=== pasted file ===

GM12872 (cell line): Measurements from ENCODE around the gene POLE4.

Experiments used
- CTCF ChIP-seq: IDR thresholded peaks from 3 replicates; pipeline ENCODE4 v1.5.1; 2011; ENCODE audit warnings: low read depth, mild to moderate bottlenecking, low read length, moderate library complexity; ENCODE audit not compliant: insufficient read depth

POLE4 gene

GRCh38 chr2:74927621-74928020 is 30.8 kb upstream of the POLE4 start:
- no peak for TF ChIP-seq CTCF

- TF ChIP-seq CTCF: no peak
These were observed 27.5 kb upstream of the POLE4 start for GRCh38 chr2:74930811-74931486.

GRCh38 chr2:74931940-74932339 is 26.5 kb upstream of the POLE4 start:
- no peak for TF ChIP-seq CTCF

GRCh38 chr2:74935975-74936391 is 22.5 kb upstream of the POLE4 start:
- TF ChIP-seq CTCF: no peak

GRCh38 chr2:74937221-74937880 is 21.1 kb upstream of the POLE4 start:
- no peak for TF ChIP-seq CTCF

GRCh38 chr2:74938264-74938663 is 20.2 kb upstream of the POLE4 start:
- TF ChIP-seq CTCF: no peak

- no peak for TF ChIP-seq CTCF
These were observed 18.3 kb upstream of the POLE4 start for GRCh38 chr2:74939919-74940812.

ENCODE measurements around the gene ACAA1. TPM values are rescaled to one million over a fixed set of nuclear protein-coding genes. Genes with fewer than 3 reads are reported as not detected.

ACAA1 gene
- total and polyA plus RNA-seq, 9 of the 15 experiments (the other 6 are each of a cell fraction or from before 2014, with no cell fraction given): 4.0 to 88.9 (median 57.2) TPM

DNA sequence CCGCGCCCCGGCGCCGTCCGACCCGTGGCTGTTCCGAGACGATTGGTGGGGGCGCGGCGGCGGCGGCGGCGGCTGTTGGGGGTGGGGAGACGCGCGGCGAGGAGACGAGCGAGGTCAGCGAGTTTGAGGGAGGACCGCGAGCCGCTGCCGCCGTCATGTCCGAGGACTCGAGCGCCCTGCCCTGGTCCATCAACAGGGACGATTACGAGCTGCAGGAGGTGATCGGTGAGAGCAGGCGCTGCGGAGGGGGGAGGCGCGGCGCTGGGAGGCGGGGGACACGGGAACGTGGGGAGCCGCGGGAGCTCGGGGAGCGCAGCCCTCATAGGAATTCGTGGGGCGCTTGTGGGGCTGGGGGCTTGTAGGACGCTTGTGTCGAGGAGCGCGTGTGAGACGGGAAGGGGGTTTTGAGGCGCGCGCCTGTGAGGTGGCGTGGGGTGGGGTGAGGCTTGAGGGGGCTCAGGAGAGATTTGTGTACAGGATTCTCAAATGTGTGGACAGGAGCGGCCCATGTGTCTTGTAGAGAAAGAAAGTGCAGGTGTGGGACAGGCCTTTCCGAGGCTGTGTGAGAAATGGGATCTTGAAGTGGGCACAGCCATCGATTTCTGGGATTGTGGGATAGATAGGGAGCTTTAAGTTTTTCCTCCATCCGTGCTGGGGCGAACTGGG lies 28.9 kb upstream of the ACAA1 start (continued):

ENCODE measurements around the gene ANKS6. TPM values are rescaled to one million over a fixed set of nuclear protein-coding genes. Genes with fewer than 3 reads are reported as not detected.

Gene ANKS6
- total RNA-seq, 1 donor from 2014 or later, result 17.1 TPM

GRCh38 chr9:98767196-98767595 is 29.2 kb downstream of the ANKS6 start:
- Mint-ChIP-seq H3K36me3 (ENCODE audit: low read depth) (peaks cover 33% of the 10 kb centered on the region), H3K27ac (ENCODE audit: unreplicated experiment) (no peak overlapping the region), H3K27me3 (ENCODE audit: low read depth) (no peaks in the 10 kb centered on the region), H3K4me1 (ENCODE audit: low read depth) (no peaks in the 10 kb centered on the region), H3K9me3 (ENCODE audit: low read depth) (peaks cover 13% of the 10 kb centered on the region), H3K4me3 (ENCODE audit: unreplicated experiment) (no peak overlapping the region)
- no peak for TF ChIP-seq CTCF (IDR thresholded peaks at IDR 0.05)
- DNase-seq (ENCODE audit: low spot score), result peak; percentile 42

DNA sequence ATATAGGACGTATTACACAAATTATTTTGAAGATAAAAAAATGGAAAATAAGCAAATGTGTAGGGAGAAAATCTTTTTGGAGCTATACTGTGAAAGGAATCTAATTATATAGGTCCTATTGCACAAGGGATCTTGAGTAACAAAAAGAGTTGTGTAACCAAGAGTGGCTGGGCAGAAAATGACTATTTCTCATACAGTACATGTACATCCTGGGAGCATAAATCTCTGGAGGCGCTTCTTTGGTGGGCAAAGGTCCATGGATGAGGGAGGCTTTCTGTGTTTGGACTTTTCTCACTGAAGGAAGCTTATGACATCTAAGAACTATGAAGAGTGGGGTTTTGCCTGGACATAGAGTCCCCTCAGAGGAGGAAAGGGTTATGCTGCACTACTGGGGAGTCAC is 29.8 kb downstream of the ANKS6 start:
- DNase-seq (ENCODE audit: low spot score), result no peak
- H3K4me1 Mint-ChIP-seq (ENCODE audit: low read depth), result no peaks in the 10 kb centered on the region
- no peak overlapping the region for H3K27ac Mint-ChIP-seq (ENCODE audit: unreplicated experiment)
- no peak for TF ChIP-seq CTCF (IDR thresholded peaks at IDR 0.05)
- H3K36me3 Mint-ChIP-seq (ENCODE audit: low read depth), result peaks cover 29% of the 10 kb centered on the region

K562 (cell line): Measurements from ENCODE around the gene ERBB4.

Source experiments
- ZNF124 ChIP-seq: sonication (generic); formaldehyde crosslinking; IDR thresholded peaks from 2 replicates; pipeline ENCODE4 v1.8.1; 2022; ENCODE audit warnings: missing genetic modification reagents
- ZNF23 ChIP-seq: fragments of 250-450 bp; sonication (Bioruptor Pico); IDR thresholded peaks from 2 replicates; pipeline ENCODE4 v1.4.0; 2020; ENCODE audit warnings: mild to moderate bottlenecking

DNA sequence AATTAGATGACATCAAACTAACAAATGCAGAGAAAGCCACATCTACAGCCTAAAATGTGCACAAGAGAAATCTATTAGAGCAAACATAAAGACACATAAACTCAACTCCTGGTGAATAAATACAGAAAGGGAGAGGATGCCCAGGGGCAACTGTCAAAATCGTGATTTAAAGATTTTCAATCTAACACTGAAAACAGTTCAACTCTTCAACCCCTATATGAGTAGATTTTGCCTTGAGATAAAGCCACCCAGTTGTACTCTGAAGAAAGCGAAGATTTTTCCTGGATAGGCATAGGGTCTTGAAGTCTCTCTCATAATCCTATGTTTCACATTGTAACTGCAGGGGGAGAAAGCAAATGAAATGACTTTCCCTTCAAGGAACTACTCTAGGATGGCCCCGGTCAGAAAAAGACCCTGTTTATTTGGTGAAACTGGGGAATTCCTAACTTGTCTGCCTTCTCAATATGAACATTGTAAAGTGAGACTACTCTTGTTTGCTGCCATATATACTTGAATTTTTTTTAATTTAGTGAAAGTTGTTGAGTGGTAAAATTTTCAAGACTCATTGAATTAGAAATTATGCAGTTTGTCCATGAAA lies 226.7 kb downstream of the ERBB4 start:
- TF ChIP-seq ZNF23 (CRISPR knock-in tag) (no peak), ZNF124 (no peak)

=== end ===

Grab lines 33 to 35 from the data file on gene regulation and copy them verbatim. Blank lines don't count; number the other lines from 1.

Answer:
- no peak overlapping the region for H3K27ac Mint-ChIP-seq (ENCODE audit: unreplicated experiment)
- no peak for TF ChIP-seq CTCF (IDR thresholded peaks at IDR 0.05)
- H3K36me3 Mint-ChIP-seq (ENCODE audit: low read depth), result peaks cover 29% of the 10 kb centered on the region